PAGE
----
Last year, the San Francisco 49ers acquired a franchise quarterback in Jimmy Garoppolo from the New England Patriots in exchange for a second-round pick. Throughout the season, Garoppolo lived up to the hype, and the team rewarded him on Thursday by signing him to a five-year deal worth $137.5 million dollars. This deal makes him the highest paid player in NFL history based on average salary per year. With Garoppolo locked up, the question now is whether he deserves the payday.
In six games last season, Garoppolo threw for 1,560 yards, 7 touchdowns, 5 interceptions, and finished with a passer rating of 96.3. Before Garoppolo stepped on the field, the 49ers had Brian Hoyer and C.J. Beathard splitting time as the starting quarterback, and for a majority of the season, neither could move the ball downfield.
Ever since coming out of college, Garoppolo has proven that he has a lot of potential to become a franchise quarterback in the NFL. With his ability to throw the ball downfield and remain poised in the pocket, I’m not shocked that San Francisco overpaid for him.
In the last year of his four-year rookie deal, Garoppolo was still in New England at the time and asking for an extension, along with the starting job. With Tom Brady planning to play for a few more years, the Patriots did the right thing by trading him for a second-round pick, rather than letting him walk in free agency with no return value.
In the last few years, we’ve witnessed young and inexperienced starting quarterbacks see their fair share of misled hype, and that can be proven with Brock Osweiler. In his first stint in Denver, Osweiler played amazing by filling in for Peyton Manning. In the offseason, the Houston Texans signed Osweiler to a four-year, $74 million contract, which turned out to be a huge mistake.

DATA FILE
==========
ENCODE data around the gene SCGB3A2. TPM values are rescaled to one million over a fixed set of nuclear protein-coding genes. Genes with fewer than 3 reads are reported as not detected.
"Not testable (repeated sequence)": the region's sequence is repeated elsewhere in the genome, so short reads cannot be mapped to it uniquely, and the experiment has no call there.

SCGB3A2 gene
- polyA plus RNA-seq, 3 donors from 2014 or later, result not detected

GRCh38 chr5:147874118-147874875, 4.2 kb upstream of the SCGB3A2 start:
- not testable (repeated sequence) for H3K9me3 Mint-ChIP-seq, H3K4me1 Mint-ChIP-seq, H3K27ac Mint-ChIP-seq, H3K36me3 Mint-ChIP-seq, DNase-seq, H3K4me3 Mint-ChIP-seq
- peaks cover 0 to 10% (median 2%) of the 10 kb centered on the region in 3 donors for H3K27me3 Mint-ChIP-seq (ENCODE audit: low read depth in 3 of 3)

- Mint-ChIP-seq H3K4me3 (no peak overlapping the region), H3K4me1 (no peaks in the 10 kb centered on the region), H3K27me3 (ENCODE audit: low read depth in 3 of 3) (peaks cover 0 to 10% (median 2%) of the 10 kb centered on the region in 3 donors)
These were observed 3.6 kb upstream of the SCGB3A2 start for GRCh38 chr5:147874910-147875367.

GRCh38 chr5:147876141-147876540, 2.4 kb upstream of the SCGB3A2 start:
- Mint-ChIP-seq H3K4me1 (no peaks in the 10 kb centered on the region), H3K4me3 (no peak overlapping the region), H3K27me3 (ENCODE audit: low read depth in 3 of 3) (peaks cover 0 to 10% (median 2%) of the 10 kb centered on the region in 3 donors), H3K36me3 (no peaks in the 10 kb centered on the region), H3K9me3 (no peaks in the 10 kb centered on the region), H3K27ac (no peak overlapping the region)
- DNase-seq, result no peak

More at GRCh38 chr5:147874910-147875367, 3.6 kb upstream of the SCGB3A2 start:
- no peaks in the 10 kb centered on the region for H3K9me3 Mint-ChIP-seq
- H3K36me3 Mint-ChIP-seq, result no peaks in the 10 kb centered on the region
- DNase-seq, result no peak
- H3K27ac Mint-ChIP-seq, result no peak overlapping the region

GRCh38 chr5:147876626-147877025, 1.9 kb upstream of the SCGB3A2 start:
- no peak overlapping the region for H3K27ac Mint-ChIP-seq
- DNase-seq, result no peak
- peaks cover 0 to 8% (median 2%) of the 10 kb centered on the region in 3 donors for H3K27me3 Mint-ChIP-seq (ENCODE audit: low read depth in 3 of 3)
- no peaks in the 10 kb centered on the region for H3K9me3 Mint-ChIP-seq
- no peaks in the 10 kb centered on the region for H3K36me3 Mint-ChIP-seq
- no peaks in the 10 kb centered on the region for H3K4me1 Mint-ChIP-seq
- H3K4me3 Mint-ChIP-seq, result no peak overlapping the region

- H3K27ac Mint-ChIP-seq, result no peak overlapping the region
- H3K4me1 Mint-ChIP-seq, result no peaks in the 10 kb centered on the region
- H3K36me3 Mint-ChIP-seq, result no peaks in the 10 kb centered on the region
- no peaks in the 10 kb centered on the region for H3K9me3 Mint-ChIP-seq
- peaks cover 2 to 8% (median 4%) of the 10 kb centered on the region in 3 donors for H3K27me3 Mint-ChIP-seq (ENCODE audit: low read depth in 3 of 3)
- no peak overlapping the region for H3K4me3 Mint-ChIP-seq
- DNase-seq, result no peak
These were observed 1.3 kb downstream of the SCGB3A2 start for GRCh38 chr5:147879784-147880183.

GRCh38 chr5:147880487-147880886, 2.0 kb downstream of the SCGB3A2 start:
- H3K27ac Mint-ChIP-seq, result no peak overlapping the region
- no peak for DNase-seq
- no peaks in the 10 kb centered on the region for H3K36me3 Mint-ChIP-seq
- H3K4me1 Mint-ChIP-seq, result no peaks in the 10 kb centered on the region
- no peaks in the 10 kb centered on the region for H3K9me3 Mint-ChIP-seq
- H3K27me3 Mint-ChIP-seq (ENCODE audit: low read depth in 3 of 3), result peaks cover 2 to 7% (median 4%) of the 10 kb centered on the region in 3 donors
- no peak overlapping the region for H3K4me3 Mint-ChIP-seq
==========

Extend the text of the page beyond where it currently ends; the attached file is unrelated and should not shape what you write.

One problem critics have with Garoppolo is his lack of playing experience, due to the fact that since 2014, he only played in 24 games. During that stretch, he has still proven to have the tools to become a franchise quarterback.
The 49ers were forced to lock Garoppolo up as soon as they possibly could to prevent him from leaving during free agency. The front office could have placed Garroppolo under a franchise tag to let him prove himself next year, but investing in Garoppolo during his prime isn’t something we can fault San Francisco for.
Quarterbacks who have proven themselves as elite talent are often handed contracts well worth over $100 million. Quarterbacks such as Drew Brees, Aaron Rodgers and even Matthew Stafford come to mind, as Garoppoolo will truly be put to the test on whether he belongs in that same sentence.
At the end of the day, Garoppolo did deserve a long-term deal, but in my eyes, San Francisco overpaid for him. The team would have been fine with offering $70-80 million dollars, but $137.5 million dollars seems excessive. This is the type of contract that will take a few years to determine if it was a bust move or not, but if Garoppolo proves himself worthy of every cent, this will prove to be a great investment for San Francisco.
Photo Credit Tony Avelar/Associated Press
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